At first sight, the transportation and logistics industry may seem like it is strictly men’s work. However, statistics show that women also account for a significant portion of this sector. Is working in the TSL industry a tough nut to crack for women?
This burning question has become the subject of the annual Women in Logistics Forum. This conference brings together managers, specialists, and experts not only from the fields of logistics, transport, and forwarding but also from the manufacturing, distribution, and retail sectors. Its agenda is substantive and every year focuses on current issues related to the development of the logistics industry both nationally and internationally.
Małgorzata Matwiejuk, Head of AsstrA Poland’s Koroszczyn customs agency, sums up her participation in the event,
"In this year's edition of the Women in Logistics Forum, which took place on May 20-21 in Janów Podlaski, Poland, 160 women from the logistics industry took part. Professors from the Katowice University of Economics and the Warsaw School of Economics provided substantive leadership for the meeting. The slogan of this year's Forum was “LET`S BE OURSELVES” and made reference to how to grow a company in times of diversity and where to look for new business opportunities, all while maintaining your organization’s identity and values.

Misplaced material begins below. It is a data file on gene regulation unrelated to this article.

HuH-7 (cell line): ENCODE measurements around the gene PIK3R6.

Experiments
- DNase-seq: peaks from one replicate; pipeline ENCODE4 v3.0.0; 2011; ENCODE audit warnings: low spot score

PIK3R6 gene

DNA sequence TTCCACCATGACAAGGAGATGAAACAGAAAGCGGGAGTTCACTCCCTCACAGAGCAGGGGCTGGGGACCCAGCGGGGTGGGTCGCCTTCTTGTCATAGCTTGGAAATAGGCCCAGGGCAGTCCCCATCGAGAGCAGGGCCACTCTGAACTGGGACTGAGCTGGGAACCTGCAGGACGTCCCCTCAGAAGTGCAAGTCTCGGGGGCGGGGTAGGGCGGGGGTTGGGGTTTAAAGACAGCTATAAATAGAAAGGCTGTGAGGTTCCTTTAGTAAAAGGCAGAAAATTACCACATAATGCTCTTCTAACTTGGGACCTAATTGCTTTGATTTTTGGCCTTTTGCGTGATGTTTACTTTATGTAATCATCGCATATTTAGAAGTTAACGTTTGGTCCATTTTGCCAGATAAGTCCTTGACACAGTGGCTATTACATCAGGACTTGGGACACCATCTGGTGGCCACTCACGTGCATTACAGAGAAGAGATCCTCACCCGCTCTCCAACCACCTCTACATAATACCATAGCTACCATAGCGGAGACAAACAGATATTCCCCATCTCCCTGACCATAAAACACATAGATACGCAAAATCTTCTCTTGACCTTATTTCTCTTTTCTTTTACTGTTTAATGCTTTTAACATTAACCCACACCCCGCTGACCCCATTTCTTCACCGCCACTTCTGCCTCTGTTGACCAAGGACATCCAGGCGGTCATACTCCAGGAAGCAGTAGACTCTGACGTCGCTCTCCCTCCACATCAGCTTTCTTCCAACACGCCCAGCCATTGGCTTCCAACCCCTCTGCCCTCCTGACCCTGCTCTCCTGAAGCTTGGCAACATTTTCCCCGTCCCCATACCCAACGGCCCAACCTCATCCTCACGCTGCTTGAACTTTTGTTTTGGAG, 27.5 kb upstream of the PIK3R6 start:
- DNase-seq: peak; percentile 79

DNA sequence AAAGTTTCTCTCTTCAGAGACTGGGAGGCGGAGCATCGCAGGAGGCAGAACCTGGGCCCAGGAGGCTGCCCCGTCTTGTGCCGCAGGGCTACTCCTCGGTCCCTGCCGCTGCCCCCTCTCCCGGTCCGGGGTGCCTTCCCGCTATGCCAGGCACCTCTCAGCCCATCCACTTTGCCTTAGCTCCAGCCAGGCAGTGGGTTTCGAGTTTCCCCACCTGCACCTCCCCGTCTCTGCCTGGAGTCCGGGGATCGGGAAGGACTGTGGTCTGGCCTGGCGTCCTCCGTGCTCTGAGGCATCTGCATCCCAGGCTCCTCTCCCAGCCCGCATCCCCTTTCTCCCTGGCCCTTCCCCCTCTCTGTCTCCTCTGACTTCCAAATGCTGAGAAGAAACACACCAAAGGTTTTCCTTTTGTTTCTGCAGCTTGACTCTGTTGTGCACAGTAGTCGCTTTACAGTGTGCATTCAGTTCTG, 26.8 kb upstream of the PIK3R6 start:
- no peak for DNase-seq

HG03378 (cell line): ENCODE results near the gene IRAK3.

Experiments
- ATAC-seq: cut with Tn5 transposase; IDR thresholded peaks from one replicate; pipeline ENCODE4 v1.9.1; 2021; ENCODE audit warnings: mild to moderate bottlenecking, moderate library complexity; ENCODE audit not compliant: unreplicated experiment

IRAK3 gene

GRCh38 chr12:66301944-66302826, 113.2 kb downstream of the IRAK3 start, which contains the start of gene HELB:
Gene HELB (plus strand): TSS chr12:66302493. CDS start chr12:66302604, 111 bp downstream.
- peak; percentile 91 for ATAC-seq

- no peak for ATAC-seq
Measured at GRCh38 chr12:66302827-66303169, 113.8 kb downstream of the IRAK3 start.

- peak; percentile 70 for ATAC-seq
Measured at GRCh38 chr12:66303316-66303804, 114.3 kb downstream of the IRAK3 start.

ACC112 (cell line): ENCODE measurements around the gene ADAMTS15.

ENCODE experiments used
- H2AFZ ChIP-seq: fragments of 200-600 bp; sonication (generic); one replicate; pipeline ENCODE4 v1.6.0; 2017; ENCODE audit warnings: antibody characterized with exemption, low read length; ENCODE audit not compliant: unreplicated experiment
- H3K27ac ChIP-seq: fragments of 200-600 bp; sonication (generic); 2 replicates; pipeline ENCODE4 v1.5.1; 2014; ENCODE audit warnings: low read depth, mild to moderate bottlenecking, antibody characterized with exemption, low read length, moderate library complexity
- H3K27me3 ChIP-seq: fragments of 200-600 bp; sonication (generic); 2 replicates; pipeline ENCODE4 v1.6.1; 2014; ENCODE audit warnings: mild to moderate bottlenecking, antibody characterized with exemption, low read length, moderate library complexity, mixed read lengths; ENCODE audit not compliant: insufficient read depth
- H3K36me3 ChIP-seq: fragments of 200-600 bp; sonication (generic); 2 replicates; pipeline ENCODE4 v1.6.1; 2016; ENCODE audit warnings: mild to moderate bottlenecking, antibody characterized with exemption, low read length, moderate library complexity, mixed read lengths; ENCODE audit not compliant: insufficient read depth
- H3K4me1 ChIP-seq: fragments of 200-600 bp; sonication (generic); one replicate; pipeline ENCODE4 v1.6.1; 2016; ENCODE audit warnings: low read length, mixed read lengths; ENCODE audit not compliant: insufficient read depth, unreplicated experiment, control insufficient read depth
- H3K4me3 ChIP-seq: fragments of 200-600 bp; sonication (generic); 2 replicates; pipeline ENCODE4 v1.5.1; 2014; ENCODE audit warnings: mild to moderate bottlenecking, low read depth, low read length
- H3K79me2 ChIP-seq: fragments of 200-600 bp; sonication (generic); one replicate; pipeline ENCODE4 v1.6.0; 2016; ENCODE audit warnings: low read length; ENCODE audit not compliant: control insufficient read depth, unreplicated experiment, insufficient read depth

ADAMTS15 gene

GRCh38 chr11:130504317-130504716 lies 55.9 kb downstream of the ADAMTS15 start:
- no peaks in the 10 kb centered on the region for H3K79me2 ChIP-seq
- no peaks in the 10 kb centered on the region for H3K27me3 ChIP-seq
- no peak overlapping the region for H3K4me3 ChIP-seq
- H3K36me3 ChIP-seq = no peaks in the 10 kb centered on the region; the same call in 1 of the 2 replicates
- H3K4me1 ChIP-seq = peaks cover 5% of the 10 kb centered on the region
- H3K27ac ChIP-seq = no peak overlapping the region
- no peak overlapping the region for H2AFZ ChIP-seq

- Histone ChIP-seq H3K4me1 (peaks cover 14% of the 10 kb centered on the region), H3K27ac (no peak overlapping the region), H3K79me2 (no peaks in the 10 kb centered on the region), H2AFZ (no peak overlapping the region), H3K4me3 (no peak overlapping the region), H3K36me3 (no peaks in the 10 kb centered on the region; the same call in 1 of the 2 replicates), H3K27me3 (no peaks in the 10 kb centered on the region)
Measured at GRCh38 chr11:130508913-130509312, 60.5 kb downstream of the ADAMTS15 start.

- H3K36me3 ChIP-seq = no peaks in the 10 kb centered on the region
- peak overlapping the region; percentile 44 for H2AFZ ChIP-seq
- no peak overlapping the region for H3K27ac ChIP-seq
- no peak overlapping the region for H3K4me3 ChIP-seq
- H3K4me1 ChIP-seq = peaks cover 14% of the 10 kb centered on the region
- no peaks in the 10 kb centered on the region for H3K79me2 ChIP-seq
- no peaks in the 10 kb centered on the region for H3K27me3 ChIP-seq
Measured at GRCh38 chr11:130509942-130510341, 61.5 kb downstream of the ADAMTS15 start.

The first day of the Forum covered many aspects related to value management, influencer marketing, dynamic intermodal development, and the logistics changes planned for the New Silk Road. There was also a meeting with a special guest and an awards ceremony for winners of the "Woman in Logistics 2018" prizes.
The second day involved workshops connected with visiting the container base in Małaszewicze. Two days of interesting lectures, workshops, and meetings led to great feelings, and ideas and a wealth of professional knowledge that is applicable in everyday work."
In the AsstrA-Associated Traffic AG international transportation and logistics group, women are not a minority. The corporate group has just over 1,000 employees, of which 641 are women. And 39 of those women are managers. What are the most challenging and most fascinating aspects of being a woman in the TSL industry?
Julia Gorbaczuk, Head of the South-Eastern Europe Freight Forwarding Division, answers:
"I came to the transport industry completely by accident. I wanted to use my language skills at work, and I knew that a job as a translator or a teacher was not my thing. I was charmed by the transportation and logistics industry’s dynamism. Such a rhythm of work perfectly suits my personality, because I do not like routine and when only a bit of boredom sneaks into my professional life, I think of something new to work on straight away – new clients, new routes, or new solutions. In the transportation and logistics industry, each day brings new challenges and fresh experiences. The transport industry is rapidly developing. You can see, for example, IT solutions being implemented on a large scale. The logistics business is evolving and employees along with it."